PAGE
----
The 264 injured.
Yesterday, the city of Boston observed the one-year anniversary of the Boston Marathon bombing. We paid tribute to those names I just listed as well as the first responders, medical personnel, physical therapists, rehabilitation specialists, and the overall generosity of people in New England and around the planet. Even the Red Sox were acknowledged.
This I understand. I understand how beautiful a thing it is to watch Keith Lockhart conduct the greatest orchestra in the world. I understand the pride I feel seeing Tom Menino carry a binder with my alma mater on the cover, right before giving that awesome, yet barely-intelligible speech. I understand being quiet at 2:49 says something to so many so far away.
I do not understand how a 14 year old girl in the Netherlands conceives the idea of tweeting a terrorist threat to American Airlines. I do not comprehend her thought-process of valuing her popstar fan-account over scaring ordinary people. I do not understand her race-laden apologies or how she planned on hiding all of this from her parents - when the Netherlands police came to arrest her.
I do not understand how a 25 year old male from Wakefield thinks to put a rice-cooker inside a backpack and place it on the Marathon finish line the very same day we were honoring victims. I don't understand why I wanted to know his name. In fact, I wanted *EVERYONE* to know his name. I wanted every school administrator, every bartender, every cabbie, every person he would ever interact with in New England to know his name.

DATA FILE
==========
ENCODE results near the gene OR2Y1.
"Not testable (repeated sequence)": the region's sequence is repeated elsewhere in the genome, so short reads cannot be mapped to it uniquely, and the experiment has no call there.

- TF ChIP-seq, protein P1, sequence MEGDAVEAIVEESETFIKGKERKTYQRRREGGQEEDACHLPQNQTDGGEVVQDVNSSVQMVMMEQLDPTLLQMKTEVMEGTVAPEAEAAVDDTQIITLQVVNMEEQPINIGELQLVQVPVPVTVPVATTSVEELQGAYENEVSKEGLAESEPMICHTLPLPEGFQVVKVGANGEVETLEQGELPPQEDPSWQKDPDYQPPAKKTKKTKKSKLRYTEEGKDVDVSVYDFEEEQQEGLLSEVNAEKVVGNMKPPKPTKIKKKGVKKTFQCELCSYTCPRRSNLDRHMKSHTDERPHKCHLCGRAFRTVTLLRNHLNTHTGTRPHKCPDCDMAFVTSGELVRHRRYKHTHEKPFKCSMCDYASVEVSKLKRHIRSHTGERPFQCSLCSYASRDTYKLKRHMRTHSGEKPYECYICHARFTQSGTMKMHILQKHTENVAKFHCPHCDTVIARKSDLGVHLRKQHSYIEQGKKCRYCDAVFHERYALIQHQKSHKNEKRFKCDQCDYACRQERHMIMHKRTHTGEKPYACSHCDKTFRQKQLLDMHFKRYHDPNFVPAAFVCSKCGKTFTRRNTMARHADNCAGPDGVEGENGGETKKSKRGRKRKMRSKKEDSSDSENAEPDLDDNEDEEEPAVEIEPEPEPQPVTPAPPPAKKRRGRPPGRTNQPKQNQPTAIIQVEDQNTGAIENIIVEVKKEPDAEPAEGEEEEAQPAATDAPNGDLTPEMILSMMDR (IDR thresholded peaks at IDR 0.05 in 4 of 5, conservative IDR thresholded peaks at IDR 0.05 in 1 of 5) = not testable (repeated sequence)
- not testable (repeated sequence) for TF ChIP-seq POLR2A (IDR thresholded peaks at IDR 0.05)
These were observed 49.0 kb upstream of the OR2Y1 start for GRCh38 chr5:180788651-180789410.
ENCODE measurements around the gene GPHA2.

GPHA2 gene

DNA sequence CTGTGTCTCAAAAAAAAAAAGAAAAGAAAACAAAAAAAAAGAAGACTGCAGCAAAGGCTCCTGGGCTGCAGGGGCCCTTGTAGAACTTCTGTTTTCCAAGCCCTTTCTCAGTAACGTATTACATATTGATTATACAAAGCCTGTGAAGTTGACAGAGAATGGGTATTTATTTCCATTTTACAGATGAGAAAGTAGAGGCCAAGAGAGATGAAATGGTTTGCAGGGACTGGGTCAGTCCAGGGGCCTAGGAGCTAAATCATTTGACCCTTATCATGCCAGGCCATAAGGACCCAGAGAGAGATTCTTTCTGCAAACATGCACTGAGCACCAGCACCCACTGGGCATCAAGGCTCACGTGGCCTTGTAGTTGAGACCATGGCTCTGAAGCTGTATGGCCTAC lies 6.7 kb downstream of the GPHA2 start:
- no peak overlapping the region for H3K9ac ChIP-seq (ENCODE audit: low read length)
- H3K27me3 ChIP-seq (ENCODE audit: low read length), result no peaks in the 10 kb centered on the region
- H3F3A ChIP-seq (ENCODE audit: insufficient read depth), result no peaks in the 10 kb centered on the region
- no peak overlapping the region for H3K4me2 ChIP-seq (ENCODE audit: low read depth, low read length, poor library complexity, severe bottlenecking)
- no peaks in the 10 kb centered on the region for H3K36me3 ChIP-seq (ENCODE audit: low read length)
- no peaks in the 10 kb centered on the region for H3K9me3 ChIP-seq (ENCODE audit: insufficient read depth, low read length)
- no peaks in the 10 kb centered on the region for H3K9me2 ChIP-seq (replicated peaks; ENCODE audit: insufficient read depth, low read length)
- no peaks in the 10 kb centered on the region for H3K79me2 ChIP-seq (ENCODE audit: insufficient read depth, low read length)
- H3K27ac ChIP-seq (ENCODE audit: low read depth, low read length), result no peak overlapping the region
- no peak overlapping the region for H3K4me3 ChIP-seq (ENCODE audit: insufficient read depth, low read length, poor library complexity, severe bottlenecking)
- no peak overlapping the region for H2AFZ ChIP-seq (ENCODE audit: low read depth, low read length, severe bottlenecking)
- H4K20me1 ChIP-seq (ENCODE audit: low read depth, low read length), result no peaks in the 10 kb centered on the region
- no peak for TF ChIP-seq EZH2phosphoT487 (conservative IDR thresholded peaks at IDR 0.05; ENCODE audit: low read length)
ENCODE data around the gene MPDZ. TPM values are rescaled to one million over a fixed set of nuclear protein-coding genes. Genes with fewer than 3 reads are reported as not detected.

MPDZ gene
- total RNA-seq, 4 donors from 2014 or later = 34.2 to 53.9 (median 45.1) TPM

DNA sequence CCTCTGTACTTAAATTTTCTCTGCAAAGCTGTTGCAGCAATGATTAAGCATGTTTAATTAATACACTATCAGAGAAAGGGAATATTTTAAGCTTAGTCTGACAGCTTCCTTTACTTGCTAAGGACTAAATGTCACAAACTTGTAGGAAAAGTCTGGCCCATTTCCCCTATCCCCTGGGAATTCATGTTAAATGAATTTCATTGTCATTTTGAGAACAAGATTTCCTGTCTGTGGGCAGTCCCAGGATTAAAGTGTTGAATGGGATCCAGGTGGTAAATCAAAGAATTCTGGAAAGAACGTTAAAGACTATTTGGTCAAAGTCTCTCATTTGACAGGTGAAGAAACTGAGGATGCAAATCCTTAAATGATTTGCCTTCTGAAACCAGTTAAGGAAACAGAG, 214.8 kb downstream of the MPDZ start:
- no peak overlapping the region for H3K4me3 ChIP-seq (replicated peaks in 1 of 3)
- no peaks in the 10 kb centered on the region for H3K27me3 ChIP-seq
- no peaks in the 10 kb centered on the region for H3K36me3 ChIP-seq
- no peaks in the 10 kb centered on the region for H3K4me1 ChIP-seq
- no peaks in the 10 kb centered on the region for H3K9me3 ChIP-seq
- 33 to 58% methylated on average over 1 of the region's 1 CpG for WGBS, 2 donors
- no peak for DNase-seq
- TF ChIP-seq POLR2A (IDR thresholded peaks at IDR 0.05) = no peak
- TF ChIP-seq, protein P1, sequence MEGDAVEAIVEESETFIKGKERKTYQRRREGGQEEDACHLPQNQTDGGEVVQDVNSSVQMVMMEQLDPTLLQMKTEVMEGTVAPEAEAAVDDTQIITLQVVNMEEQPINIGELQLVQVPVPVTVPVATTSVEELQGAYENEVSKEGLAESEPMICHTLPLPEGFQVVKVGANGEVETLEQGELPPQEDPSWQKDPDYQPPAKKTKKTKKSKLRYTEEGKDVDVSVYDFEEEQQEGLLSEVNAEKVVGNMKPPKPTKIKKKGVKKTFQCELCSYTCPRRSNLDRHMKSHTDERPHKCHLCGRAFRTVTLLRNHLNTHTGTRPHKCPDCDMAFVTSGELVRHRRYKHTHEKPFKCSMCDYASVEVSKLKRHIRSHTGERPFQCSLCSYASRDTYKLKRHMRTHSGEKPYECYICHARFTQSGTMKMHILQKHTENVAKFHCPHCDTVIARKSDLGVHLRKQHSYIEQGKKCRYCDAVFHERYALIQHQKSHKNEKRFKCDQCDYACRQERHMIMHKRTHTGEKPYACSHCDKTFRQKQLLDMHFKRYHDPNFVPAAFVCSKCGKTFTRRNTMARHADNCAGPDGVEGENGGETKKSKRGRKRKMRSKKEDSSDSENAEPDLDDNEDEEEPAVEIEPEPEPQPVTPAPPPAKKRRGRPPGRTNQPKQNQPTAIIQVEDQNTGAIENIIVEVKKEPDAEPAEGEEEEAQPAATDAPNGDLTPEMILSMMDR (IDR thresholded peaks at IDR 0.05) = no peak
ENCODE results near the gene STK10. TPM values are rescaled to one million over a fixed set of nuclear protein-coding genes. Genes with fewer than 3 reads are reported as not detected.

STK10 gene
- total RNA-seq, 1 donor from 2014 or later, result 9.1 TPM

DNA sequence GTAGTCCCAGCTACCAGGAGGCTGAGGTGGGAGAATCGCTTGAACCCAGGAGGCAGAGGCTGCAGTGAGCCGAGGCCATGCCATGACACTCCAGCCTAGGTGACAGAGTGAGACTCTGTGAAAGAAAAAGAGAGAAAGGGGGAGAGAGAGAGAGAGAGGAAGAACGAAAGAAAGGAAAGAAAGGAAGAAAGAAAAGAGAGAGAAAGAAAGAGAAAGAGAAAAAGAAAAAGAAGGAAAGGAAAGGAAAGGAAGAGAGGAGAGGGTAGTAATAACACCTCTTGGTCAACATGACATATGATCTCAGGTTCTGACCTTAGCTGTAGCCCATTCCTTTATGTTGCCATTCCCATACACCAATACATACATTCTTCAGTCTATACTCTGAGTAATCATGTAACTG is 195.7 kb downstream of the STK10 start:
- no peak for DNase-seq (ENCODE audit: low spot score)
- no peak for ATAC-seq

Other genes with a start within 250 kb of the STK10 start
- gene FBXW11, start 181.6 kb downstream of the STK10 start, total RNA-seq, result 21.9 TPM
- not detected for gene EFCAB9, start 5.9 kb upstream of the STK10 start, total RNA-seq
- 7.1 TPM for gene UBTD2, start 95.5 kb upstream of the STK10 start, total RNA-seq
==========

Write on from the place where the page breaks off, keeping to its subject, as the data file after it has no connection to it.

Is that strong?
I won't blame the waitress for any unexpected delays for his food order. That's reactionary. Private businesses have the right to cater to their clientele. I can't fault the clerk at the 7-11 for not accepting his money and asking him to kindly leave the store. I can't find any wrongdoing when so many exhausted MBTA riders with aching knee joints can't find the strength to give up their seat for him.
It's petty. It feels good. *SO* good. But it is petty.
Boston Strong means acknowledging this. Accepting this. Just one MORE thing on top of everything else to put behind us. He will have his day in court. Justice will be meted.
I don't understand how it feels to be ashamed of your child. That unfortunate family in Wakefield must be inundated with phone calls and news crews. If it were me, I would apologize profusely on camera for what happened, state how great a country it is to have freedom of expression, and reaffirm my love for my child - even though we do not understand each other.
We'll all put this behind us, taking another step farther away from this while getting closer to the finish line. I've never wanted a Monday to come so badly.